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Advocacy Alert 13-10


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To: Members & Affiliates
From: National Office
Date: July 17, 2013


Reference: AA 13-10

NACWA, AMWA Release Report Analyzing Importance of Tax Exempt Municipal Bonds to the Water Sector

The National Association of Clean Water Agencies (NACWA) and the Association of the Metropolitan Water Agencies (AMWA) released a report today entitled The Impacts of Altering Tax-Exempt Municipal Bond Financing on Public Drinking Water & Wastewater Systems pdf button . The report reviews options being discussed at the federal level to cap or eliminate the 100-year old tax exempt status of municipal bonds, a move that would cost the sector billions of dollars in infrastructure projects at a time when federal investment in water and wastewater infrastructure is waning.

This Advocacy Alert provides an overview of the report and NACWA’s ongoing advocacy efforts to maintain the current tax-exempt status of municipal bonds.

Overview of Municipal Bond Report

For more than a century, tax-exempt municipal bonds have been the most important source of funding for water and wastewater infrastructure projects in the United States. Since 2003, municipalities have issued $258 billion worth of tax-exempt municipal bonds to fund water and wastewater infrastructure – comprising approximately 16% of all municipal bond issuance for all infrastructure projects over this period. In 2012 alone, municipalities issued more than $39 billion in state and local tax-exempt bonds to finance water and sewer projects. The report released today examines the vital role of tax-exempt municipal bonds in funding drinking water and wastewater infrastructure.

This year, the Obama Administration’s Fiscal Year (FY) 2014 Budget request included a proposal to implement a 28 percent benefit cap on tax-exempt municipal bond interest for high income taxpayers. Most notably, the report finds that if the Administration’s 28% cap had been in place during 2012, it would have cost states and municipalities approximately $6 billion in additional expenses for water and wastewater infrastructure projects, resulting in lost projects, lost jobs, less economic growth, and significant added costs to the nation’s ratepayers.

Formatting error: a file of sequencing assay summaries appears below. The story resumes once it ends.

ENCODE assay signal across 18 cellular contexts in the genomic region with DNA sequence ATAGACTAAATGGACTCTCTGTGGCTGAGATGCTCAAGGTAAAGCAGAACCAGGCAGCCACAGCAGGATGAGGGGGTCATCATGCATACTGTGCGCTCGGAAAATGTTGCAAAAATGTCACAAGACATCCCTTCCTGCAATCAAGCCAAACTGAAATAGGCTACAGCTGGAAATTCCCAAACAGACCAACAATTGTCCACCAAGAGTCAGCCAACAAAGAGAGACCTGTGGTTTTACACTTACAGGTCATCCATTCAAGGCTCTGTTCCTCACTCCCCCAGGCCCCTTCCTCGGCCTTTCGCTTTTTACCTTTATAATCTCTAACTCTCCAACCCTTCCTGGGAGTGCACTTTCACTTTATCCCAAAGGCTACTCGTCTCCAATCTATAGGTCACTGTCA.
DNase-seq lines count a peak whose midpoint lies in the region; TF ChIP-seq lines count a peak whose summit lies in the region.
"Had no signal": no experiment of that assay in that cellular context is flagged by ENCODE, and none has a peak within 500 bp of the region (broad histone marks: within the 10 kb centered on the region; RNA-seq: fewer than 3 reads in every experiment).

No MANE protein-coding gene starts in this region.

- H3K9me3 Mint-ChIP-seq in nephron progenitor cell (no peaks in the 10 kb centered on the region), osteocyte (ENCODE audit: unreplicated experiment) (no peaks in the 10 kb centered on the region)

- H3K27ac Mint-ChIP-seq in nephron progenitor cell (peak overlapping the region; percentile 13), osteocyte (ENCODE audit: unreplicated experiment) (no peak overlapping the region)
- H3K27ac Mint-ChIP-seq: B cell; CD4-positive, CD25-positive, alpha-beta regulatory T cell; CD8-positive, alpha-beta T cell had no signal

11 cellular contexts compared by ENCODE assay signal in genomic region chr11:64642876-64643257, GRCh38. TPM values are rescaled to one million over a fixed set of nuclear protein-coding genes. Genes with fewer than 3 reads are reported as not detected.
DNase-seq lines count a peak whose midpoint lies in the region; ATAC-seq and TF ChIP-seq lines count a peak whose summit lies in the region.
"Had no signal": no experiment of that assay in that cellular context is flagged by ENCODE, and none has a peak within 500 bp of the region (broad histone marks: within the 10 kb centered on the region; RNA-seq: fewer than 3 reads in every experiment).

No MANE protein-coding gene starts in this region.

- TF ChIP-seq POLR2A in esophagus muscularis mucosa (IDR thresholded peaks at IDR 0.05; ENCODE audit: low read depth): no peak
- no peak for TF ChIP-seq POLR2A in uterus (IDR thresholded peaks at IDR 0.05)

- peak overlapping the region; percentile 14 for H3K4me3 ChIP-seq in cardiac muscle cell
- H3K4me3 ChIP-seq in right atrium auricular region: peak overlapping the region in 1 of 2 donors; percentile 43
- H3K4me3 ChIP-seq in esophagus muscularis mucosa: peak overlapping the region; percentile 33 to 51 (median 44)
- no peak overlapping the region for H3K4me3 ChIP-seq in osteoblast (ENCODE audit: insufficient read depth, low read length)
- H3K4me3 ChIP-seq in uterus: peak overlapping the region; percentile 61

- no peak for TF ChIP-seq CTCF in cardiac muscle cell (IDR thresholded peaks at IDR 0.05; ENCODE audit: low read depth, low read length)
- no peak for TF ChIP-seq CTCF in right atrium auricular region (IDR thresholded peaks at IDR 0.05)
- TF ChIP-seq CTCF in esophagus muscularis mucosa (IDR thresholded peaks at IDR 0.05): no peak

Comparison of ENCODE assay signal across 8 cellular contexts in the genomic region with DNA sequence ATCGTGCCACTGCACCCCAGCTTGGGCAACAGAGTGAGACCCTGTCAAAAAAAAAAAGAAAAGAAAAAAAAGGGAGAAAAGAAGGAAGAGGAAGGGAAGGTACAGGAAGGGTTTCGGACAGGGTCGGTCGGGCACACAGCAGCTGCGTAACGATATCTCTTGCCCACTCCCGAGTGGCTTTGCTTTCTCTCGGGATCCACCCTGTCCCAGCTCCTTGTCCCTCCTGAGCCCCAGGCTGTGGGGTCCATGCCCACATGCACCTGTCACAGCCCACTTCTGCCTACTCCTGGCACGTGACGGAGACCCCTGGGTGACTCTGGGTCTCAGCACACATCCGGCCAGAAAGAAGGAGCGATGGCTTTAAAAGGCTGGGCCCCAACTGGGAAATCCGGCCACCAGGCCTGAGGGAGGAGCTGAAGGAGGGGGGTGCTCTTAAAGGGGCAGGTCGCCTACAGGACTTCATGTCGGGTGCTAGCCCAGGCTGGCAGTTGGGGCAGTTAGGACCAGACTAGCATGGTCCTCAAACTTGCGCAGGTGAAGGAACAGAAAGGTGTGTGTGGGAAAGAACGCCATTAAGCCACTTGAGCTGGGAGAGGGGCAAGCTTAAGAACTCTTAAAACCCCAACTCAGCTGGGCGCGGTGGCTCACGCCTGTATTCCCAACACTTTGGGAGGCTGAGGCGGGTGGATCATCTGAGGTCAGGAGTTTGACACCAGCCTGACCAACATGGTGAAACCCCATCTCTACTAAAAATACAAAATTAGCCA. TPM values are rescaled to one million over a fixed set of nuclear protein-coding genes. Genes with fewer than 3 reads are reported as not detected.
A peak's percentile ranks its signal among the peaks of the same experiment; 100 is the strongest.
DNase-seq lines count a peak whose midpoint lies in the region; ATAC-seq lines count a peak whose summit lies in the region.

The report emphasizes the serious negative impacts to the water sector and its ability to finance clean water infrastructure projects affordably from changes to the tax-exempt status of municipal bonds. It also highlights several recent case studies from NACWA and AMWA members around the country to demonstrate how their recent bond issuances would have been impacted by a cap or elimination of the tax-exemption.

NACWA Next Steps

In addition to its work on this analysis, NACWA has been participating in a coalition of national associations across infrastructure sectors to ensure that Congress does not scale back, or eliminate, the tax-exempt status of municipal bonds. The coalition, convened by the U.S. Conference of Mayors (USCM), is planning a large media campaign for later this summer to better educate Members of Congress about the importance of maintaining the current tax-exempt status.

As budget negotiations proceed and the Obama Administration’s proposal is considered, this report will serve as a key tool in NACWA’s advocacy efforts urging Congress and the Administration to avoid altering the tax exemption. Simply put, it is a bad idea for public health, the environment, jobs and the economy and comes at precisely the wrong time. NACWA and AMWA issued a joint press release today announcing the release of the report and have circulated the report to key congressional staff. NACWA also will be posting a blog on The Water Voice discussing the report and its findings later today.

NACWA will continue to advocate for maintaining the current tax-exempt status of municipal bonds and keep the membership updated of any developments in the Association’s actions and collaborative efforts.

The Impacts of Altering Tax-Exempt Municipal Bond Financing on Public Drinking Water & Wastewater Systemspdf button is now available on NACWA’s website. For questions about the report, please contact Adam Krantz at This e-mail address is being protected from spambots. You need JavaScript enabled to view it .



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